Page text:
Eventually, these two super fans are apparently connected by the director (it’s a little muddy) and they each hit the road to convene at a Tiffany show at the Krave Gay Night Club in Las Vegas. As muscular men in their tighty-whities dance around behind her, Tiffany sings as the two fans clap and dance the night away. Later that night, both of them stand in line to meet Tiffany and steal cheek kisses from her. She looks thrilled. Later that evening, the two of them compare Tiffany notes and stories until Turner’s one-upmanship gets the better of McCormick. So lonely are these two that they are content to sit in a hotel room and talk about how which one of them will end up with Tiffany first. (I had the same conversation with friends about Debby Harry back in the day; then again, I was 8-years-old.)

I Think We’re Alone Now is uncomfortable at times to watch and somewhat difficult to enjoy, especially when you realize that essentially what you are watching are two obsessed and mentally ill stalkers. It’s hard not to feel sad for these two delusional fans; likewise, it’s tough not to feel a little concerned for Tiffany’s well-being.

Shot on a hand-held camcorder, video quality isn’t great and the audio is just passable (save for a 5-10 second clip in which the audio was simply missing). You won’t have to worry about how those classic Tiffany hits sound in 5.1 surround sound because none of her music appears in the film. Tiffany also refused to be interviewed for the film. Talk about a no-win situation. Once you’ve alienated the mentally ill, what fan base does she have left? (I kid, I kid …)

if you’re a fan of documentaries, by all means check out I Think We’re Alone Now. I suspect “a rental will do ya,” as I can’t see myself watching this strange but curious look into the world of stalking more than once. I left this movie feeling sad, and in hopes that both Turner and McCormick are ultimately able to find peace and happiness without Tiffany in their lives.

Racing the Beam

May 26th, 2011

My parents brought home our first home Pong console in the fall of 1977, shortly after I turned four-years-old. The following year we upgraded to a Magnavox Odyssey 2, and in 1979 we purchased an Atari 2600. I have literally been playing video games my entire life; I’m a grown up gamer that grew up gaming. I’ve watched the video game technology grow and expand infinitely, back from its humble monochrome roots in the late 1970s to the hi-definition graphics, digital surround sound audio, and online multi-player gaming experiences we take for granted today.

When you’ve been around as long as I have, it’s impossible not to compare and contrast the new with the old. As a technical kind of guy this often plays itself out in numbers. Comparing the processing power and storage capacity of today’s modern marvels to the systems of yesteryear results in some mind-blowing revelations. I once downloaded a zip file that contained the ROMs of every Atari 2600 game known at that time. The file was 3 megabytes in size. A complete archive of every official US Nintendo Entertainment System (NES) is slightly larger at just over 100 megabytes. Realizing that I have enough memory to store complete copies of the Atari 2600, NES, SNES and Sega Genesis game libraries on my phone reminds us of how far we’ve come in the couple of decades. In the year 2000, I had a Nokia cell phone that was capable of playing a port of Snake (an arcade game from 1976). Ten years later, I bought an iPhone that plays Tony Hawk’s Pro Skater 2 (THPS2).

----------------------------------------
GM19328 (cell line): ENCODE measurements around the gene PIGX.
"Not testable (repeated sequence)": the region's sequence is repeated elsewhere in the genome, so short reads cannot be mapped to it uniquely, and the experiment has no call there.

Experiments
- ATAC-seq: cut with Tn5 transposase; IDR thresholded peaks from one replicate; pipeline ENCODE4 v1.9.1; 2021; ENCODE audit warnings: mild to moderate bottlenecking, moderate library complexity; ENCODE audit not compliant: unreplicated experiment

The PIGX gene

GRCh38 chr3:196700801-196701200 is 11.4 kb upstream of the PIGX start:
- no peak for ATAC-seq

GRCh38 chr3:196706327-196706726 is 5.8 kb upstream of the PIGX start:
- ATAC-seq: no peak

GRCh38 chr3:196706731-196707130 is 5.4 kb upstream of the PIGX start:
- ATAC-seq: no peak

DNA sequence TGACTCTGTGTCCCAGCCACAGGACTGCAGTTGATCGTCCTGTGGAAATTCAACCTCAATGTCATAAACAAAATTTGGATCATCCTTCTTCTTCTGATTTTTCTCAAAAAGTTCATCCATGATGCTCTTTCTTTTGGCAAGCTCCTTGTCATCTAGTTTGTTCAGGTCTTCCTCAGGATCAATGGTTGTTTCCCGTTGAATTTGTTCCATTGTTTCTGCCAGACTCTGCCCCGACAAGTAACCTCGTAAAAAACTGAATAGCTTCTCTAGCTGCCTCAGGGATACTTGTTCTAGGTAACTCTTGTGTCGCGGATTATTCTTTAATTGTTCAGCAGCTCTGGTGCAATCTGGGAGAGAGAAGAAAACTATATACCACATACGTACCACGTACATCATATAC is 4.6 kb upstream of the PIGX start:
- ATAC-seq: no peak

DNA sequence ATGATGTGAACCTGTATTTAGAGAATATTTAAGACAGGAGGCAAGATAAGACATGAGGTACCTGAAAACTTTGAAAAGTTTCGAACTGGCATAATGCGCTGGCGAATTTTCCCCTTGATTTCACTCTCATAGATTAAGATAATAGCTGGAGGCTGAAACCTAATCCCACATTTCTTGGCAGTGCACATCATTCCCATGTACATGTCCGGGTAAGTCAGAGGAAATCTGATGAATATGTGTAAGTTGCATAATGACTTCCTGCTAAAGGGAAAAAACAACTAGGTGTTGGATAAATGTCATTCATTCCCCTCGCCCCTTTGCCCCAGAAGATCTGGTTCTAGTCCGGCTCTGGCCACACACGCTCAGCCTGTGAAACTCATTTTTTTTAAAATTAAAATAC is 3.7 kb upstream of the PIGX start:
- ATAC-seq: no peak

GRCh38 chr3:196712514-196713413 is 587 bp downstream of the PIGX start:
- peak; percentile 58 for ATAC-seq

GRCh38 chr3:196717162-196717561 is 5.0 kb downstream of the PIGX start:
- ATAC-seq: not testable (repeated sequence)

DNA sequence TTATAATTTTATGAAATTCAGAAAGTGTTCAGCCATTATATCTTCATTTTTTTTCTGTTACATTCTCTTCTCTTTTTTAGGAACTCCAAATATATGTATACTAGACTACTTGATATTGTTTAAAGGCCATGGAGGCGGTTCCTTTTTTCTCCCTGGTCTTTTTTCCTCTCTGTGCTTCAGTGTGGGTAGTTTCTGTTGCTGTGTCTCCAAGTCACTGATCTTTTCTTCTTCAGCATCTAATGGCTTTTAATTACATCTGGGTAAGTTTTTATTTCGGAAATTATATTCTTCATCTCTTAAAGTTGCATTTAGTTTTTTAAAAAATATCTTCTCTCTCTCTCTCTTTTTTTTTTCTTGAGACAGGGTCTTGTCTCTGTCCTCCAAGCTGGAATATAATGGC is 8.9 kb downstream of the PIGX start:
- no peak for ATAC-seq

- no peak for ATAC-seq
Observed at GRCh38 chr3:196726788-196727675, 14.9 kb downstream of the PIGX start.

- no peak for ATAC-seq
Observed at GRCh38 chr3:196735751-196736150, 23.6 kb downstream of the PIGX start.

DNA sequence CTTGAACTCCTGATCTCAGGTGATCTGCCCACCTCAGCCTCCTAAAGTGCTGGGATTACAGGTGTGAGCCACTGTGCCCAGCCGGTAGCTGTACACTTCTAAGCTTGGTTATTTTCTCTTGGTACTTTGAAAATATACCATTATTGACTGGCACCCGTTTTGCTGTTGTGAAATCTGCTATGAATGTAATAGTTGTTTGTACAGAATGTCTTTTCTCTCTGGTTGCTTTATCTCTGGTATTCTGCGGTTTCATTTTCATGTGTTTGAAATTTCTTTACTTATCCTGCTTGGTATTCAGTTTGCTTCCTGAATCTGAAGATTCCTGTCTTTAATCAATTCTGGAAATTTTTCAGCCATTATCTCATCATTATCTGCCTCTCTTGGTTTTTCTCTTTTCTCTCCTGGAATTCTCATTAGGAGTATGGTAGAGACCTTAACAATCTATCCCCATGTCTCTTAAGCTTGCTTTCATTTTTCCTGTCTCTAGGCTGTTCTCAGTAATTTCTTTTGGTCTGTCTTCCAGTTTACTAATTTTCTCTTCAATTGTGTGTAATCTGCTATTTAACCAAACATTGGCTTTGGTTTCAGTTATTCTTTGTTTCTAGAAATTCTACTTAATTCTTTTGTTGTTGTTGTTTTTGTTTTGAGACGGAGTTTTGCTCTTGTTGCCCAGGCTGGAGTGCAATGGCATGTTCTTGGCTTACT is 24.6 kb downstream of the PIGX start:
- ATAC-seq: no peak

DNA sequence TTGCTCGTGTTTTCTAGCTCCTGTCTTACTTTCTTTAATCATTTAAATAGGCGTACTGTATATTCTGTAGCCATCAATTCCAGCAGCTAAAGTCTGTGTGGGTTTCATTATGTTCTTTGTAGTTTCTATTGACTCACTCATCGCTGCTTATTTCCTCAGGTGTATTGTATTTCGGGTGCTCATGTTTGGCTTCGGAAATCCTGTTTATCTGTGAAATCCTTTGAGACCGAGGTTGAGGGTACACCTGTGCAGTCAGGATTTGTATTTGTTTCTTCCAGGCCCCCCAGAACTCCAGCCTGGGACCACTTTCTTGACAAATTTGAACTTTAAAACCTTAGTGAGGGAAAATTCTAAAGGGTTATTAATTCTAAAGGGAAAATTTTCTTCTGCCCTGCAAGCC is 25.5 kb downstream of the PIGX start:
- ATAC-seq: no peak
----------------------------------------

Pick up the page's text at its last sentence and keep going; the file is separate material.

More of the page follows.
Cramming a skateboarding game originally designed to play on the Sony PlayStation into an iPhone requires a level of technical wizardry that is impressive, but not surprising. If you really want to understand what technical wizardry is — if you really want to learn about a world where every byte (nay, bit!) counted, you’ll need to go back almost 30 years to the Atari 2600 platform. While it is indeed impressive that in 2010 Activision was able to render a three-dimensional world in which you can maneuver a virtual Tony Hawk around in, it is more impressive to me that in 1982 Activision released Pitfall!, a game that contained 32 treasures spread across 255 unique rooms containing varying combinations tar pits, water holes, quicksand, rolling logs, campfires, snapping crocodiles, scorpions and swinging vines … all in 4k worth of code.

If that last fact made your jaw drop, or caused you to smile, or sent chills down your spine, or got any sort of physical reaction out of you at all … then Racing the Beam is for you.

Written by Nick Montfort and Ian Bogost, Racing the Beam chronicles (in technical depth) the development of six seminal Atari 2600 games: Combat, Adventure, Pac-Man, Yars’ Revenge, Pitfall!, and Star Wars: The Empire Strikes Back. With the development of each game, readers are exposed to the capabilities (read: limitations) of the Atari 2600 platform. From a hardware perspective the 2600 was developed to play variations of Combat and Pong, and only contained the ability to render five moving objects (two players, two bullets, one ball) at a time, and had 128 bytes of RAM in which to do it. The random, colorful explosions in Yars’ Revenge and the smooth, parallax scrolling in Star Wars: The Empire Strikes Back become all the more impressive in that context.

Each game discussed within the book marks a milestone in the life of the Atari 2600, whether it’s the evolution of text adventures into a graphical environment (Adventure), the birth of movie licensed-games (Star Wars: The Empire Strikes Back), or the genre of arcade-to-console conversions (Pac-Man). None of these games were developed within a vacuum, and the book does a good job of encapsulating not only the technical achievements of each game, but also the historical context in which they were developed. The chapter about Yars’ Revenge, for example, talks about the game’s roots as a port of Star Castle, and compares and contrasts the game with Atari’s Asteroids. The game’s Easter Egg, the code used for the seemingly random level-ending explosions, and its unique sonic landscape are all discussed in detail.